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Armoured Personnel Carrier (APC) drives out at a military camp to reinforce government soldiers on their continuous assault with insurgents from the so-called Maute group, who has taken over large parts of the city, in Marawi, Philippines May 26, 2017. REUTERS/Romeo Ranoco(reuters_tickers)
By Romeo Ranoco and Neil Jerome Morales
MARAWI CITY/DAVAO, Philippines (Reuters) - Indonesians and Malaysians were among foreign Jihadists battling the military after laying siege to a southern Philippine city, the government said on Friday, in a rare admission of what it said was an Islamic State "invasion".
The army has deployed attack helicopters and special forces to drive rebels of the Islamic State-linked Maute group out of Marawi City and Malaysians and Indonesians and other foreigners were among six guerrillas killed on Thursday.
The announcement elevates the threat of what experts and the military say are moves by Islamic State to exploit the poverty and lawlessness of predominantly Muslim Mindanao island to establish a base for extremists from Southeast Asia and beyond.
"What's happening in Mindanao is no longer a rebellion of Filipino citizens," Solicitor General Jose Calida told a news conference.
For graphic on Islamist rebels in the Philippines south click: http://tmsnrt.rs/2qgS5o9
"It has transmogrified into invasion by foreign terrorists, who heeded the call of the ISIS to go to the Philippines if they find difficulty in going to Iraq and Syria," he said, using the acronym for Islamic State.
President Rodrigo Duterte has delivered on his threat to impose martial law on Mindanao, the country's second-largest island, to stop the spread of radical Islam. He has been pleading with Mindanao governors and religious leaders to work with the government to keep extremists at bay.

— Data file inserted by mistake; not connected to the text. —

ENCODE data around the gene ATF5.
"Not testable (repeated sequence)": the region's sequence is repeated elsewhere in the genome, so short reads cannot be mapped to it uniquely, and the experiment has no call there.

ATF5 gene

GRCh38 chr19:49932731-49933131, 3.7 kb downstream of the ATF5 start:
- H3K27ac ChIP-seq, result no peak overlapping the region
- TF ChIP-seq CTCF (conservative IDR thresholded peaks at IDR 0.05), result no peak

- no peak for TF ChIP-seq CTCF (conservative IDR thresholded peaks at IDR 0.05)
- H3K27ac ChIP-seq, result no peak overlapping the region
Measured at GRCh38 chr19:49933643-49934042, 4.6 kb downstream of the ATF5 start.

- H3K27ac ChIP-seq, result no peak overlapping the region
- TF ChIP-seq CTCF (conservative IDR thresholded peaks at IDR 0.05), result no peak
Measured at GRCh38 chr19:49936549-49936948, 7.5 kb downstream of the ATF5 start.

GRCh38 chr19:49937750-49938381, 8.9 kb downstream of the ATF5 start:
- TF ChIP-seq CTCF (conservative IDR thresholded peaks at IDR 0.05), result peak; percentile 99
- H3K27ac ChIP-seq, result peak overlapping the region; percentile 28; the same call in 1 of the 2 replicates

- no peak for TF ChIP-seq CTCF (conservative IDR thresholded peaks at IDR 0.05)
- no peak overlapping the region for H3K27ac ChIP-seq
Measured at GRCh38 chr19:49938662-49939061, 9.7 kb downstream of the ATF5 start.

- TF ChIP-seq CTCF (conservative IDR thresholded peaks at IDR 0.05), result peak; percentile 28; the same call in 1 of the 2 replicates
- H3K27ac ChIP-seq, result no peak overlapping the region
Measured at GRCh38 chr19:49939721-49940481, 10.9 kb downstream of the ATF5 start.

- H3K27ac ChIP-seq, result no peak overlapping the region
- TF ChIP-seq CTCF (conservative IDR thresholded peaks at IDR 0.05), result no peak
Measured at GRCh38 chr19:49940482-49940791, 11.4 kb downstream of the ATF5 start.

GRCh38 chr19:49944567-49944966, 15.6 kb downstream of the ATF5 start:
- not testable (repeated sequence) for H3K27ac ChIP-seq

Duterte recently warned that Islamic State fighters driven from Iraq and Syria would end up in the southern Philippines and his country was at risk of "contamination".
The Maute, which has pledged allegiance to Islamic State, held its positions on bridges and buildings on Friday as ground troops launched early morning offensives to flush out the remaining gunmen after unrest that has killed 11 soldiers and 31 militants.
The White House on Thursday said it backed the Philippines in its fight against "cowardly terrorists".
Few of Marawi's 200,000 inhabitants remained after militants ran amok, seizing and torching schools, a college and a hospital. They freed more than 100 prisoners and took a priest and churchgoers hostage at the city's cathedral.
'NOT REAL MUSLIMS'
Convoys of vehicles packed with evacuees and protected by heavily armed soldiers streamed into nearby Iligan City. One Christian resident, Mark Angelou Siega, described how students fled amid fears rebels would take over their university campus.
"We were preparing for exams and we could hear the gunfire and bombs," he told Reuters.
"We were so scared and so were our Muslim brothers and sisters. We were sure they would get to us.
"These terrorists are not real Muslims."
Solicitor general Calida said the Maute group and Islamic State had a dream to create their own "ISIS province" in Mindanao and the government was not the only target of their aggression.
"People they consider as infidels, whether Christians or Muslims, are also targets," he said. "What it worrisome is that the ISIS has radicalised a number of Filipino Muslim youth."
Duterte has dealt with separatist unrest during his 22 years as mayor of Davao, Mindanao's biggest city, but the rise of the Maute and signs that it has ties to another network, the Abu Sayyaf, present one of the biggest challenges of a presidency won on promises to restore law and order.
Philippine intelligence indicates the two groups from different parts of Mindanao are connected, through Isnilon Hapilon, a leader of a radical faction of Abu Sayyaf.
He was the target of Tuesday's failed raid by troops on Maute hideout in Marawi and Calida said Islamic State had declared Hapilon its "emir" in the Philippines.
Abu Sayyaf is notorious for piracy and kidnappings and beheading captives, among them Westerners. Though less known, the Maute group has proven itself a fierce battlefield opponent for the military with its ability to sustain days of air and artillery bombardments and regroup after incurring heavy losses.
Duterte started warning of a spread of radicalism last year after a bombing in Davao City in September killed 14 people and wounded dozens. The Maute was also blamed for a failed bombing near the U.S. embassy in Manila in November.
(Additional reporting by Tom Allard in ILIGAN and Enrico dela Cruz in MANILA; Writing by Martin Petty; Editing by Nick Macfie)